Ex-Jed ace Laidlaw to bow out of international rugby

Jedburgh great Greig Laidlaw announced last week he is to step back from a glittering career in international rugby.

By The Newsroom
Sunday, 22nd December 2019, 10:45 am
Updated Sunday, 22nd December 2019, 10:46 am
Greig Laidlaw (library image by Ian Rutherford)
Greig Laidlaw (library image by Ian Rutherford)

The hugely popular scrum half captained Scotland more than any other player (39 out of 76 appearances) and is the country’s second all-time points scorer with 714.

Team mates past and present have paid tribute on social media over the last few days as 34-year-old Laidlaw told the Scottish Rugby website: “Emotionally, this decision was incredibly tough. However, when I reflected on what I have learned from playing Test level rugby and where Scotland is as a national team, it makes sense.

“Captaining your country to victory is the stuff of childhood dreams. To say I will never again stand in the tunnel, filled with nerves, alongside my rugby family and lead my teammates out on to the pitch at BT Murrayfield, is incredibly hard.

“While my body and heart could continue playing, my head tells me that it’s time to let the team rebuild. In terms of where Scotland is now, they are in a position to spring forward and I cannot wait to give them my full support from the stands.”

Laidlaw thanked everyone who had supported. helped and eoncuraged him during his career. He made his international debut, aged 25, against New Zealand in 2010.

His Test breakthrough amounted to two replacement appearances in his favoured scrum-half role before he narrowly missed out on final squad selection for Rugby World Cup 2011, a moment that galvanised the ambition of the resolute, competitive player he would become.

His next Test opportunity came the following year when his versatility and rugby nous were pressed into action at stand-off, where he made 11 further Scotland appearances, including a clean sweep of summer tour wins in 2012 over Australia, Fiji and Samoa.

Finishing the season in possession of the No. 9 jersey led to him being named captain for the first time in 2013 – against South Africa in Nelspruit – starting an unprecedented association with the role that came to an end when he led Scotland against Japan in the final Test of Rugby World Cup 2019.

By 2014, it was clear Laidlaw had developed significantly as both a leader and scrum-half, his commanding hand on the tiller and goal kicking in particular now dependable features of his game.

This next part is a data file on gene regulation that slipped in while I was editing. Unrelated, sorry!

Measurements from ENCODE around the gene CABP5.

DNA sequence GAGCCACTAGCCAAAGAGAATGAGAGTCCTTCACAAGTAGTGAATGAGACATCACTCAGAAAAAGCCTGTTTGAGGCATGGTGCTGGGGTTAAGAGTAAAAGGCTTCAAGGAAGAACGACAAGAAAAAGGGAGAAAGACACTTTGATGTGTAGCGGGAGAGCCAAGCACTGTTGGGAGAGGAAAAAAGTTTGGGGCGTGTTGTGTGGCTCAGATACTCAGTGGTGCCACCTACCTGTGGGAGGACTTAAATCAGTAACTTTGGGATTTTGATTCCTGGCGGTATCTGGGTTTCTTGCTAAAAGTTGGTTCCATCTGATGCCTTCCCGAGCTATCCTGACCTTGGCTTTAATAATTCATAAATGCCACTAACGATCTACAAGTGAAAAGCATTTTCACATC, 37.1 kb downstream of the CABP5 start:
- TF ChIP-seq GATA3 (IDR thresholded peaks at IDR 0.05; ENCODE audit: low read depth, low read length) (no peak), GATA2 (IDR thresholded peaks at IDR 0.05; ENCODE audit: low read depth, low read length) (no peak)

His displays helped Scotland to the quarter-finals of RWC2015 and his nomination for World Rugby Player of the Year, only the second Scot to achieve such an accolade.

A 2017 British & Irish Lions call-up came after recovering from an ankle injury sustained in that year’s away Six Nations match in Paris.

He would return to star in the 2018 Six Nations Championship, scoring 22 points in Scotland’s home win over France and featuring against England in the Calcutta Cup triumph two weeks later.

Laidlaw played three times at RWC2019 earlier this year, where he passed the 100-World Cup tournament point mark in Scotland’s final match against the hosts, in what would ultimately be his last game in dark blue.

Back in August, he and his uncle, Roy Laidlaw, plus Gary Armstrong – the Three 9s – were honoured by their former club, Jed-Forest, for having played at scrum half for the Riverside club, as well as Scotland and the British 7 Irish Lions.

Scotland head coach, Gregor Townsend, told the website: “Greig has been an outstanding servant for Scottish rugby, through the passion and skill he displayed when wearing the thistle on his chest and also on the many occasions he led the side.

“That he began his Scotland career at stand-off before claiming the number nine jersey shows what an exceptional rugby player he is and was for Scotland and, to be captain on so many occasions, rightly places him alongside the best players to ever led the national team.”